Local Licks 

This week we review Elliot Randall & the Deadmen, Pine & Battery, For Fear the Hearts of Men Are Failing, and Veil Veil Vanish.

Elliot Randall & the Deadmen, Caffeine & Gasoline. Transplanted Southern boy Elliot Randall makes charming Americana. With classic three-part harmonies, country twang, and subtle rock elements, Caffeine & Gasoline sounds deeply authentic. Like most country, lyrically it's depressing stuff, but in a way anyone can empathize with. (self-released)

At Cafe Du Nord (2174 Market St., San Francisco) on March 6. 9 p.m., $12

Pine & Battery, 2. Lovely, gentle indie-rock dominates Pine & Battery's sophomore release. With skillful musicianship and solid songwriting, this is a step forward from its first release, but doesn't abandon its previous musical style. Frontman Jeff Campbell's melodic, pretty vocals tie the whole thing together and help Pine & Battery stand out in a sea of other bands. (self-released)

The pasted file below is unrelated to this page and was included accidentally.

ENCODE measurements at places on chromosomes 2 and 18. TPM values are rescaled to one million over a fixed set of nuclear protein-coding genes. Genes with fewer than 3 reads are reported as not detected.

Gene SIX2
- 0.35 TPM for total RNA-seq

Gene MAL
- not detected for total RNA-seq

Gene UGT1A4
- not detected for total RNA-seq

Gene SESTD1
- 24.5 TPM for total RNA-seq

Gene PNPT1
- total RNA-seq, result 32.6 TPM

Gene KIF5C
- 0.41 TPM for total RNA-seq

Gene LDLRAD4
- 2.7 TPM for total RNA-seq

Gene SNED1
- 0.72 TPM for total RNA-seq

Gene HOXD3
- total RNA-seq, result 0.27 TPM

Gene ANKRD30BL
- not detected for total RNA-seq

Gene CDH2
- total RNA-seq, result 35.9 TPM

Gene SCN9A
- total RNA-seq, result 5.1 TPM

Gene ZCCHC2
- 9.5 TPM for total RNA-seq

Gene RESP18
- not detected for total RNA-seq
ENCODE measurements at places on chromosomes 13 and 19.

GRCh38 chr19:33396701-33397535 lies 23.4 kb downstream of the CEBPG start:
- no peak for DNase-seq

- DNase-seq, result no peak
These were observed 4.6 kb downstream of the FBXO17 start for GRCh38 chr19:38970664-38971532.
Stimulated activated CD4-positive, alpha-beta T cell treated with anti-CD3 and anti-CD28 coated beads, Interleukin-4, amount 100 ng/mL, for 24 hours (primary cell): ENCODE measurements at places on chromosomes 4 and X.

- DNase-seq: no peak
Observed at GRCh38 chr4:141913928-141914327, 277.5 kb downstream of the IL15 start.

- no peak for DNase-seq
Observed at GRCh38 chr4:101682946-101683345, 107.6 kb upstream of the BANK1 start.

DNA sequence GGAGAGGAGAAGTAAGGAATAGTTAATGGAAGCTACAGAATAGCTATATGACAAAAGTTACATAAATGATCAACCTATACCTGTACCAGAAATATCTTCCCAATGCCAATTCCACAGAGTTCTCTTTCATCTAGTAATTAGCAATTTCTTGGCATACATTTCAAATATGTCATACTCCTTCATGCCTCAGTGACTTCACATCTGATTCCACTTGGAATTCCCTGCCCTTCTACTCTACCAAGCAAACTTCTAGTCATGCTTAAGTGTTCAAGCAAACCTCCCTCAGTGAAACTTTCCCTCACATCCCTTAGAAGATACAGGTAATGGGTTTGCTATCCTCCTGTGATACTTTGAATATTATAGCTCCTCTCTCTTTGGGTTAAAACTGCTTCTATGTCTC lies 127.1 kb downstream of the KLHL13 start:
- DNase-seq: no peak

At Grant & Green (1371 Grant Ave., San Francisco) on March 5. 10 p.m., free

For Fear the Hearts of Men Are Failing, City Music. This relatively unknown local band can really play. Although it may be a little twangy for some tastes, those who like this sort of folk/country/blues hybrid will love City Music. The three members play not only guitar but also banjo, harmonium, mandolin, and Tahitian ukulele. Pleasantly rootsy, charmingly sincere, and competently done. (self-released)

At El Rio (3158 Mission St., San Francisco) on March 3. 8 p.m., $5

Veil Veil Vanish, Change in the Neon Light. Though it sounds like an old-school British indie band, Veil Veil Vanish hails from San Francisco. The band owes more than a little sonic debt to Joy Division, among others. Not that that's a bad thing — in fact, this is an exceptional debut. Songwriting is skillful, production is tight and clean, and there isn't a bad song on the album. (Metropolis Records)

At Popscene (330 Ritch St., SF) on March 4. 10 p.m., $8-$10


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